, Letter, , Hancock Co., IL, to JS, , Hancock Co., IL, 23 Mar. 1842; handwriting presumably of ; four pages; JS Collection, CHL. Includes address, dockets, and notation.
Bifolium measuring 12½ × 7½ inches (32 × 19 cm). Fidler inscribed the letter on all four pages; on the last page, he left space in the middle for an address panel. The bifolium was trifolded twice in letter style, addressed, and sealed with a red adhesive wafer. When the letter was opened, the wafer tore two holes in the second leaf; wafer residue appears on both sides of the leaf. The letter was refolded for filing.
The document was docketed by , who served as scribe to JS from 1842 to 1844 and as temple recorder from 1842 to 1846. Another docket was inscribed by , who served as a clerk in the Church Historian’s Office (later Church Historical Department) from 1853 to 1859. The document was listed in an inventory produced by the Church Historian’s Office circa 1904. A graphite notation of unknown significance and in unidentified handwriting appears above the address block: “Clarrissa Marvel”. By 1973 the document had been included in the JS Collection at the Church Historical Department (now CHL). The document’s early dockets as well as its inclusion in the circa 1904 inventory and in the JS Collection by 1973 indicate continuous institutional custody.
JS, Journal, 29 June 1842; “Clayton, William,” in Jenson, Latter-day Saint Biographical Encyclopedia, 1:718; Clayton, History of the Nauvoo Temple, 18, 30–31.
Jenson, Andrew. Latter-day Saint Biographical Encyclopedia: A Compilation of Biographical Sketches of Prominent Men and Women in the Church of Jesus Christ of Latter-day Saints. 4 vols. Salt Lake City: Andrew Jenson History Co., 1901–1936.
Clayton, William. History of the Nauvoo Temple, ca. 1845. CHL. MS 3365.
See the full bibliographic entry for JS Collection, 1827–1844, in the CHL catalog.
On 23 March 1842 member wrote a letter to JS from , Illinois, about concerns that he had lost JS’s confidence because he had failed to repay a debt. JS had hired Fidler, a recent immigrant from , as a clerk. Although Fidler’s specific assignment is unknown, JS apparently dismissed him before he finished his work. Fidler suspected that , a in Nauvoo, had encouraged JS to take that action.
left JS’s employ believing that JS was satisfied with his work. Sometime later JS made comments to Fidler’s mother suggesting he no longer held him in high esteem, and Fidler became troubled. Fidler believed he had upset JS because he had taken out a debt that exceeded his salary. He wrote JS a private letter to explain why he was unable to repay the debt, stating that all of his money had gone toward providing his family with necessities.
The lack of postal markings, together with the fact that wrote the letter in , indicates that the letter was hand carried rather than mailed. JS evidently received this letter, as indicated by a docket by . If JS responded, the response is no longer extant.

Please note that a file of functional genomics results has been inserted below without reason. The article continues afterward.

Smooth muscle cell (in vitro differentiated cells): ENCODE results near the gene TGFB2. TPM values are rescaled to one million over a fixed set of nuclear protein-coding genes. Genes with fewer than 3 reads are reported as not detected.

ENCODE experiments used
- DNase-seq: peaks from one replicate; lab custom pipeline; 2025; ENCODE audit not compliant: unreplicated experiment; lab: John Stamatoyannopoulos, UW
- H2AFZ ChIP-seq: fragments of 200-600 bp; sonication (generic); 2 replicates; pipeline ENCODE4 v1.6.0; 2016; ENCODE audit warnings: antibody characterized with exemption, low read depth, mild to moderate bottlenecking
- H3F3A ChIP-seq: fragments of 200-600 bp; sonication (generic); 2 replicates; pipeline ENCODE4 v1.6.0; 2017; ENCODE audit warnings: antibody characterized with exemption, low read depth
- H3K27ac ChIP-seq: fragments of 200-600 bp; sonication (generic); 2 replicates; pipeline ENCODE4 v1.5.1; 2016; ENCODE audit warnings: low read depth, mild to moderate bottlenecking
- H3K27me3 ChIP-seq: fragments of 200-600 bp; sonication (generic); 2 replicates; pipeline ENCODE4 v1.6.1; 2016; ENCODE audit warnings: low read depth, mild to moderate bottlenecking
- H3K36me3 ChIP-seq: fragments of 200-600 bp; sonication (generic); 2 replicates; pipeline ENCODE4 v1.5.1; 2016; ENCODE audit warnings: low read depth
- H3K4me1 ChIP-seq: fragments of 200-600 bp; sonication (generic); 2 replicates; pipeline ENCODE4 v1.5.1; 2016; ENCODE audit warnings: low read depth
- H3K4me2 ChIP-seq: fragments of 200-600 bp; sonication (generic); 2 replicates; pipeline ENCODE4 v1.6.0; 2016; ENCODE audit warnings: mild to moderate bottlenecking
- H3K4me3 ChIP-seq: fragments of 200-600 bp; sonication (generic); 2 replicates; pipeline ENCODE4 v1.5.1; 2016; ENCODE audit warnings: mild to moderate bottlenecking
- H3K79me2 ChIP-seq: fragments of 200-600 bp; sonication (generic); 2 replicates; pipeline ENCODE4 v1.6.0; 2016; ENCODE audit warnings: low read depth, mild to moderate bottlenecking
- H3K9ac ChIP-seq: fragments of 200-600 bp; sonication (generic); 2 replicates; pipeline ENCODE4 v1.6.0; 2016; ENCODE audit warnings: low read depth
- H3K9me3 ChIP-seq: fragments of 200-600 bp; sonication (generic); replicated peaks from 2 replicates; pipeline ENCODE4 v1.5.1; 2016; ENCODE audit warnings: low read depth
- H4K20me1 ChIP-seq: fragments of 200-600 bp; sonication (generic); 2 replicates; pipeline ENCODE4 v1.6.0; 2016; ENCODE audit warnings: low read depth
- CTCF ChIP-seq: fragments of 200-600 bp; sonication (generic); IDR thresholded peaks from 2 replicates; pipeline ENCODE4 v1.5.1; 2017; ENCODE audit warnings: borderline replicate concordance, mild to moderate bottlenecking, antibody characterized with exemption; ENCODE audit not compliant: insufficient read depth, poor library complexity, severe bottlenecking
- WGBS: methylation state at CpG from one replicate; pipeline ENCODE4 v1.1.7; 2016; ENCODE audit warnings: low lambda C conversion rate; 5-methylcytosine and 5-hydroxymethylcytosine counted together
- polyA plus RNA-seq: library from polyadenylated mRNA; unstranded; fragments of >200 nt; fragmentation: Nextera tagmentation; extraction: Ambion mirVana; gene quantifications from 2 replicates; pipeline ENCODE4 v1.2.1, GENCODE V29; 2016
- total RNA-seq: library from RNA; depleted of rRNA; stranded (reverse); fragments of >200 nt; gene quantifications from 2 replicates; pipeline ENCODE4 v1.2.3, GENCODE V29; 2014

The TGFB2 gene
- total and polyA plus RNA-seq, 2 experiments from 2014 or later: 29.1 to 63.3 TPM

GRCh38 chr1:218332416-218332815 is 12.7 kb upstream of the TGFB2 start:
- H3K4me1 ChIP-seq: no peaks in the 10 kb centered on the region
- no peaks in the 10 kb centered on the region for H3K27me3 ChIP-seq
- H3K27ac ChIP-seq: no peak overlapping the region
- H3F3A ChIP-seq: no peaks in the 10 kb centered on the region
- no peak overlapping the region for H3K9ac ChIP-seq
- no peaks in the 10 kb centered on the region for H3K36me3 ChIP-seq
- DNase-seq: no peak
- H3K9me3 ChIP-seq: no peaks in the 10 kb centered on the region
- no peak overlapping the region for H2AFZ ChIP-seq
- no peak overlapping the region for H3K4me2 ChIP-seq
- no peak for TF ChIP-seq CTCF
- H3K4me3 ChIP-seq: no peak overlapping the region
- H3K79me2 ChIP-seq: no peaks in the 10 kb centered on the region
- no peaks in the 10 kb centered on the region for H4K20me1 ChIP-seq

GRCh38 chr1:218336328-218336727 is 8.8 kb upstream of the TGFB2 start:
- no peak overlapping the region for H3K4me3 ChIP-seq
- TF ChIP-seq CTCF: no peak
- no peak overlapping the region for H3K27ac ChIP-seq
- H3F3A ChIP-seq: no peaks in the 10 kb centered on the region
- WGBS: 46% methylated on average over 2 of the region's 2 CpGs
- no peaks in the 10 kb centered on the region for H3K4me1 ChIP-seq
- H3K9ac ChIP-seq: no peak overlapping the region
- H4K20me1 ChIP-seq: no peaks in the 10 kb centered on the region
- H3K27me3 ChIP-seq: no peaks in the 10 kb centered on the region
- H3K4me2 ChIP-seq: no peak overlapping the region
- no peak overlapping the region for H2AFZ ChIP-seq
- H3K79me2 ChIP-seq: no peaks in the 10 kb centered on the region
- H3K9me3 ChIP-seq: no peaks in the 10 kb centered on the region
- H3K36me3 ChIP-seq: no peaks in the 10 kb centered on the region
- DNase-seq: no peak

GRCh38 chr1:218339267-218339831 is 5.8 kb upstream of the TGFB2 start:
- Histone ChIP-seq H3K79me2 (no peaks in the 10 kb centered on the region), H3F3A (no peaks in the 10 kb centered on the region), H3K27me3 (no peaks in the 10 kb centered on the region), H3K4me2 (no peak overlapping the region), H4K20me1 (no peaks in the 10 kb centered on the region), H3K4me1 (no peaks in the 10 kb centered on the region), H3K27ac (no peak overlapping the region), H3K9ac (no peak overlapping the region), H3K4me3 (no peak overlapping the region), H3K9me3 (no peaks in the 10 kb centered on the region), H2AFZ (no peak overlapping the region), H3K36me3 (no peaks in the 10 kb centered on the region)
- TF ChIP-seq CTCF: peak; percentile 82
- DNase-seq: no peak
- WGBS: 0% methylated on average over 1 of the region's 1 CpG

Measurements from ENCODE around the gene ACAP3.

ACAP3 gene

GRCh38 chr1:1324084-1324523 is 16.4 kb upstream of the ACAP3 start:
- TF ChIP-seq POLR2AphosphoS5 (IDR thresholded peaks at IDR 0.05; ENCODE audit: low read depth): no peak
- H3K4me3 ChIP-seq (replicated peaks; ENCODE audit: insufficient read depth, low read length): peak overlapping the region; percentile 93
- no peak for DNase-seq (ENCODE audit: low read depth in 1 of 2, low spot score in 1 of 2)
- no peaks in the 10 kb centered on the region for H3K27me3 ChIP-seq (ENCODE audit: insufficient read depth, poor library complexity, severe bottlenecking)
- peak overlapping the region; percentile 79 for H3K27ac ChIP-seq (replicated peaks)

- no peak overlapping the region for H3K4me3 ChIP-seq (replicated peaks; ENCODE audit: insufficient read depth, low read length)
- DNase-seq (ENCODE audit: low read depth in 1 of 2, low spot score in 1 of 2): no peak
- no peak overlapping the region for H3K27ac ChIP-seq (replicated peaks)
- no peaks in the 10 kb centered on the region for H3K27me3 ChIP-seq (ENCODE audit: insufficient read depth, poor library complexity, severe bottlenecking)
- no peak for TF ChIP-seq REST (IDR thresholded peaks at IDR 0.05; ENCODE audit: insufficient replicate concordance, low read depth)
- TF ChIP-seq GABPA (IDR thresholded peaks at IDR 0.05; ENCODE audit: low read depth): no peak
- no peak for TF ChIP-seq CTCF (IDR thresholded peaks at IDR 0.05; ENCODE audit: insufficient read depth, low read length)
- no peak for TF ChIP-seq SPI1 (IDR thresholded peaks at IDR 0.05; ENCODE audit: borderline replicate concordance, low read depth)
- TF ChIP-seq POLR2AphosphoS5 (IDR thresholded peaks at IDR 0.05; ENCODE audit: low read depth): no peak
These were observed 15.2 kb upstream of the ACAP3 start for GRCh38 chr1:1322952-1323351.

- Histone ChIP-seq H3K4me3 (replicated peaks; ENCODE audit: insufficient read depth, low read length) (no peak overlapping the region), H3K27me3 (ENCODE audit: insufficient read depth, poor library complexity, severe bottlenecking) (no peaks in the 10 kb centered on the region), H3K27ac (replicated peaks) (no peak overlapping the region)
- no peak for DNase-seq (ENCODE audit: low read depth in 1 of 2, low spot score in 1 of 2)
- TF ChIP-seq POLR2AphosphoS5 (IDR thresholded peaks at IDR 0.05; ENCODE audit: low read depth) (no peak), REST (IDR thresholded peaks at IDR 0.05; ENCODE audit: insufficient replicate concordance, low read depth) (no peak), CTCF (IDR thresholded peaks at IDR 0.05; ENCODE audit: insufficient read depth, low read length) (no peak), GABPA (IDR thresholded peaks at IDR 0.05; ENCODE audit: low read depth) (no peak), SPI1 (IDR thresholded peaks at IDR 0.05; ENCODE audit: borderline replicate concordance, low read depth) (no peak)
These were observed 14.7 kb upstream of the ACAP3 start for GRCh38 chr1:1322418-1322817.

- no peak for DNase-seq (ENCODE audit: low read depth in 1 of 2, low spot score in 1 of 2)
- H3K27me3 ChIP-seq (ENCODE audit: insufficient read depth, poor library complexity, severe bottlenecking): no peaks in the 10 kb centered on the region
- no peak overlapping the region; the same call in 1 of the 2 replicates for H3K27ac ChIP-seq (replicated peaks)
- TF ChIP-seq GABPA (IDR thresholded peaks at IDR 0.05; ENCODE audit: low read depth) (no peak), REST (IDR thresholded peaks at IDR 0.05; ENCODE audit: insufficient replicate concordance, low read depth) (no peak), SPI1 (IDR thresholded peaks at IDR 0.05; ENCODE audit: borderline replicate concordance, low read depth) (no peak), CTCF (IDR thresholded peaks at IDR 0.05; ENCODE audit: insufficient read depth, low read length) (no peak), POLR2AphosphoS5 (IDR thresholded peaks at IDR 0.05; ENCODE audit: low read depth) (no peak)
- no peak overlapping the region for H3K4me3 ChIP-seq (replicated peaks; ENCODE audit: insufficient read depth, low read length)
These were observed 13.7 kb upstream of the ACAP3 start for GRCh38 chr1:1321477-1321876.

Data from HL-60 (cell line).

Maughan, Mary Ann Weston. Autobiography, 1894–1898. CHL. MS 6402.
. March 23rd. 1842
Should the liberty I may now take in addressing you or encroaching upon your time. be deemed an intrusion I hope it may be forgiven. I am aware while writing that you are much oppressed by Public business and have little time to dedicate to any particular individual but should you do me the Honour of perusing the following it will be confering an everlasting obligation which will ever be remembered
In the first place the reason why I have taken this mode of addressing you is that an interview could not be easily had and not only that but would propable [probably] take to[o] much of your time to have. entered into the details of my subject
A few words that you spoke during an interview with my Mother sometime since. convinced me that in some measure I. had lost that Confidence and Goodwill. I was so proud of and which I enjoyed when under your employ. to again if Possible regain that esteem. [h]as induced me to take this step and likewise endeavouring to vindicate myself
While with you. and under your friendly Eye. I enjoy’d happier moments then I have since that period. or may again, but as to my acting in any way dishonourable towards the confidence reposed in me by yourself in placing me in a trusty situation. I can Call my Heavenly Father to witness that while in your employ I served you faithfully and ardently in the persuit of my business. that no selfish or sordid motives entered my breast but only a wish to serve him who had so kindly taken me under his protection. I am fully aware that my account on your Book overrun my salary though it had not been fixed upon. but it was not without first beingfixed consulting you upon the subject as to allowing me some things to pay the men I employed to erect a House for myself [p. ]